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Opinion | America Once Knew How to Build Infrastructure



The Brooklyn Bridge cost $300 million to build in today’s money. The price tag for the Golden Gate Bridge was $750 million. Based on those numbers, the recent $1.2 trillion infrastructure package should be enough to build roughly 4,000 Brooklyn Bridges or 2,000 Golden Gates. If you believe that’s going to happen, we’ve got a bridge in Florida to sell you.

The sad reality is that the country will be lucky if any new bridges, tunnels or major roads get built. The numbers are huge: $110 billion for roads and bridges, $66 billion for Amtrak, $39 billion for public transit, $25 billion for airports. But watch where that money actually gets allocated in the next few years. So far most of it has gone entirely to renovation, not innovation. Environmental rules, endless delays, inflation, work rules and politics all play a role in ensuring that lots of pockets get lined but few new projects move forward.

On Jan. 31, President Biden visited New York to announce $300 million in federal money toward a replacement rail tunnel under the Hudson River—one phase of a larger renovation that will cost an estimated $30 billion and be completed in another 12 years. By contrast, the original Lincoln Tunnel was built in less than four years in the 1930s and cost $1.6 billion in today’s dollars.

Despite advances in engineering, building methods and computers, one rail tunnel repair now costs 20 times what a brand-new tunnel cost a century ago and takes three times as long, if it ever happens. Construction timelines are measured in decades rather than years. Had the projects of the New Deal been done this way, they would have stretched into World War II and beyond.

There’s no indication the new infrastructure package will put efficiency over politics and change the dysfunctional status quo. What should be vital investments in America’s future are going to be treated as political ping-pong balls. Most of the money will likely be frittered away on make-work projects, paving and repaving old roads. How many new highway dividers does America really need? Or shopping malls in airports?

The permitting process is broken. Environmental-impact studies are a racket, delaying projects for as long as five years over insignificant issues. Costs are increasing because of endless litigation and inflation. Contracting and labor rules have become so burdensome that no private enterprise could operate under them.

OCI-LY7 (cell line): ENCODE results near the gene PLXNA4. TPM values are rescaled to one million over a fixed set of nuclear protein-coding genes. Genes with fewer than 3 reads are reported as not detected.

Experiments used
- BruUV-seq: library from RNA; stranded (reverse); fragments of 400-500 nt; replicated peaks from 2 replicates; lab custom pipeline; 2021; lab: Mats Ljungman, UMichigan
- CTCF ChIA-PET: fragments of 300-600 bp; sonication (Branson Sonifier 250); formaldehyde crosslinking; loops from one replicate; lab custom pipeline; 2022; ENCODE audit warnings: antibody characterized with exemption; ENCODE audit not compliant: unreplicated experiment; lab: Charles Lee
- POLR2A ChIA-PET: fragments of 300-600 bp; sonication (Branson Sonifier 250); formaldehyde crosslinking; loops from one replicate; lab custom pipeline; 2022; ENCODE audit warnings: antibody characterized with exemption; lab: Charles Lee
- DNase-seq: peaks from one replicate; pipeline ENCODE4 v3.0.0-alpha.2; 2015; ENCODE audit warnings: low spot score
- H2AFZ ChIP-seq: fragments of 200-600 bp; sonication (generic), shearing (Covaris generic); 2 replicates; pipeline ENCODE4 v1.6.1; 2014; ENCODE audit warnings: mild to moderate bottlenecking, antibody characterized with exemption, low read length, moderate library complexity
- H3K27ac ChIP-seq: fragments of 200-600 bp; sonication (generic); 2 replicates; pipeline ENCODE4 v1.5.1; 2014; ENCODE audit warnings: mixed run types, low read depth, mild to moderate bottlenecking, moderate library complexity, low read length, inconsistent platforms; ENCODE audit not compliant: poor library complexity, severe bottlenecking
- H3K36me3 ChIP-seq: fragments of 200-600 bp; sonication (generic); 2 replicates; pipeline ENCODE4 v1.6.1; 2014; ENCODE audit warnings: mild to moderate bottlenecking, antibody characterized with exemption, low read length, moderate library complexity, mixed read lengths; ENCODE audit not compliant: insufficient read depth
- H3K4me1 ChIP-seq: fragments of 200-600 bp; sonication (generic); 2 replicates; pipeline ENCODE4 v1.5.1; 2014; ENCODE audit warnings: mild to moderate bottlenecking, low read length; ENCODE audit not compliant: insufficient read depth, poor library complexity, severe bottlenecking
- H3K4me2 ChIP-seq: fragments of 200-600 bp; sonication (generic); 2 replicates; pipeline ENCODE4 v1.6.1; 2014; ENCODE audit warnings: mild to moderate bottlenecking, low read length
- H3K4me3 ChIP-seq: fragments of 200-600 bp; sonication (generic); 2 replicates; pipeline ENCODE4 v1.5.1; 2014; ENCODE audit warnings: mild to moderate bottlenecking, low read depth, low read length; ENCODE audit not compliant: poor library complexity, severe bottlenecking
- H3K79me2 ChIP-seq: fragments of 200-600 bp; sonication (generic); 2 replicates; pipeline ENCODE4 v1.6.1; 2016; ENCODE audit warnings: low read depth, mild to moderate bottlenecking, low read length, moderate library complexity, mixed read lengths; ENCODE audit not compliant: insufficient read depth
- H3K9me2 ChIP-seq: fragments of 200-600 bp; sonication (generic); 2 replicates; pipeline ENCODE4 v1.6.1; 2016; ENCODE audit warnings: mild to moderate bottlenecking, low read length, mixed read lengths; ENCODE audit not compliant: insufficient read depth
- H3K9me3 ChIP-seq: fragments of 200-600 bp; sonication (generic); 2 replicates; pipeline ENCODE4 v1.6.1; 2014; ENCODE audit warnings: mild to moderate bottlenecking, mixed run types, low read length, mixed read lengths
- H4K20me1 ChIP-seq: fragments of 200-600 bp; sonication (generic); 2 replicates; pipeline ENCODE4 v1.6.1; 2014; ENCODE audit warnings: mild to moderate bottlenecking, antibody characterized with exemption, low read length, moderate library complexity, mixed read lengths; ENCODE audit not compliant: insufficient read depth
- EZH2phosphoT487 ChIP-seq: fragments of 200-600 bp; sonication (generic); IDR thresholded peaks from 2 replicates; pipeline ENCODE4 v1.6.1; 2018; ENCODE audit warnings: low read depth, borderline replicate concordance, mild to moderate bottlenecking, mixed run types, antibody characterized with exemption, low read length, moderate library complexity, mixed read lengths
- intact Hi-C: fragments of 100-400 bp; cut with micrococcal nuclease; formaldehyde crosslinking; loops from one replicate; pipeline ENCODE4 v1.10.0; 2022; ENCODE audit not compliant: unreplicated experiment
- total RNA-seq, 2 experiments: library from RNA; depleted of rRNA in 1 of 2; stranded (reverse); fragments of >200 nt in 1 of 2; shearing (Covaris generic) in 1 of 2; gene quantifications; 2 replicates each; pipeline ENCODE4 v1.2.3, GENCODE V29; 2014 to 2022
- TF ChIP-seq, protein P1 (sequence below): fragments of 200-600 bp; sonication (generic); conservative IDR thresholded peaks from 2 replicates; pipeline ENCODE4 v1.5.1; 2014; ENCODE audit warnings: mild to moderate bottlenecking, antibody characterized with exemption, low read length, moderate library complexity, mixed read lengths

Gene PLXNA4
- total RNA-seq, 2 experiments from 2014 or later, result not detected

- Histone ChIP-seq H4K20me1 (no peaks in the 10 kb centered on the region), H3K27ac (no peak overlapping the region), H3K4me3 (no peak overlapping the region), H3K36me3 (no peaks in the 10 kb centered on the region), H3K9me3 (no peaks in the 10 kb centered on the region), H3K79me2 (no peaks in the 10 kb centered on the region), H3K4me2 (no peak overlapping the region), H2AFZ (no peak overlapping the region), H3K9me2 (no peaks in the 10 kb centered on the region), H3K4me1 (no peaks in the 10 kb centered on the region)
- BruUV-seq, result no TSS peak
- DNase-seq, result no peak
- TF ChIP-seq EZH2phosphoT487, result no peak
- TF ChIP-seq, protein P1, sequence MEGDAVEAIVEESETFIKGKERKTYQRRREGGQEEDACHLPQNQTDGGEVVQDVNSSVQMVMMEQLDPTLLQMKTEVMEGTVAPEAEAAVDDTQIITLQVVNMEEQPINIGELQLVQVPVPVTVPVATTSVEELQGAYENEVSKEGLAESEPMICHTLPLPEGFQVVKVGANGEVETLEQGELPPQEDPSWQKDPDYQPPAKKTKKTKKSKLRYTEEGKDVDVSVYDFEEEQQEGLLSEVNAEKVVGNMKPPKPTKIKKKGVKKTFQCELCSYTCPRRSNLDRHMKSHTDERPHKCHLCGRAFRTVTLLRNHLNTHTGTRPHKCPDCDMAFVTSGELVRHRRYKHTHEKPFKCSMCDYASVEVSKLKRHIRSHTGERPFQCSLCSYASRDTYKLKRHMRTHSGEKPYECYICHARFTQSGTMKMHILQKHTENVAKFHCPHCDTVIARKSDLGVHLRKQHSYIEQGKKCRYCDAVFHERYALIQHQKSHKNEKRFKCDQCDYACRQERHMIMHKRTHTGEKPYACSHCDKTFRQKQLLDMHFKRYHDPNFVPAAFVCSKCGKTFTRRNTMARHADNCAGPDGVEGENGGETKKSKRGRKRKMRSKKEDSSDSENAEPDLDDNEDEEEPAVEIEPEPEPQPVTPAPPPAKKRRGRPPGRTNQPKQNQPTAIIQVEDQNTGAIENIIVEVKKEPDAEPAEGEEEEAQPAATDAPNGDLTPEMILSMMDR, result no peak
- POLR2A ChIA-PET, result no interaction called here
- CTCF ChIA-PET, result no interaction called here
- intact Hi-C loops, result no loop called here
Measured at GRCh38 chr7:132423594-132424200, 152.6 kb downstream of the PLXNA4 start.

Look at America’s trains. California’s dream of a high-speed rail line connecting Los Angeles and San Francisco continues to languish. The original contractor pulled out in 2011 because of political dysfunction, decamping for Morocco, where it built a bullet train that started operating in 2018. For decades New York’s Penn Station renovation was stalled by multiple parties—the U.S. Postal Service didn’t want to give up its building for the expansion, and Madison Square Garden’s owner refused to budge, to name a few spoilsports. One bright spot is the opening of a train in Florida connecting Miami to Palm Beach and soon to Orlando. But it was built by a private-equity firm, not government, a throwback to the days when private companies built major bridges.

America desperately needs new infrastructure. Train freight left on old tracks can become increasingly dangerous, as the derailment in East Palestine, Ohio, demonstrates. We may not need post offices anymore, but we will need a new electrical grid, upgraded ports, safer airports and better tunnels and bridges—especially as we embark upon a new era of self-driven vehicles.

If we just keep throwing money at infrastructure without giving priority to efficiency, we will get highway dividers that cost $50,000 a foot but no more of the awe-inspiring bridges, roads and tunnels that once defined American innovation.

Mr. Penn was a pollster and adviser to Bill and

Hillary Clinton,

1995-2008. He is chairman of the Harris Poll and CEO of Stagwell Inc. Mr. Stein, a Democrat, served as New York City Council president, 1986-94.

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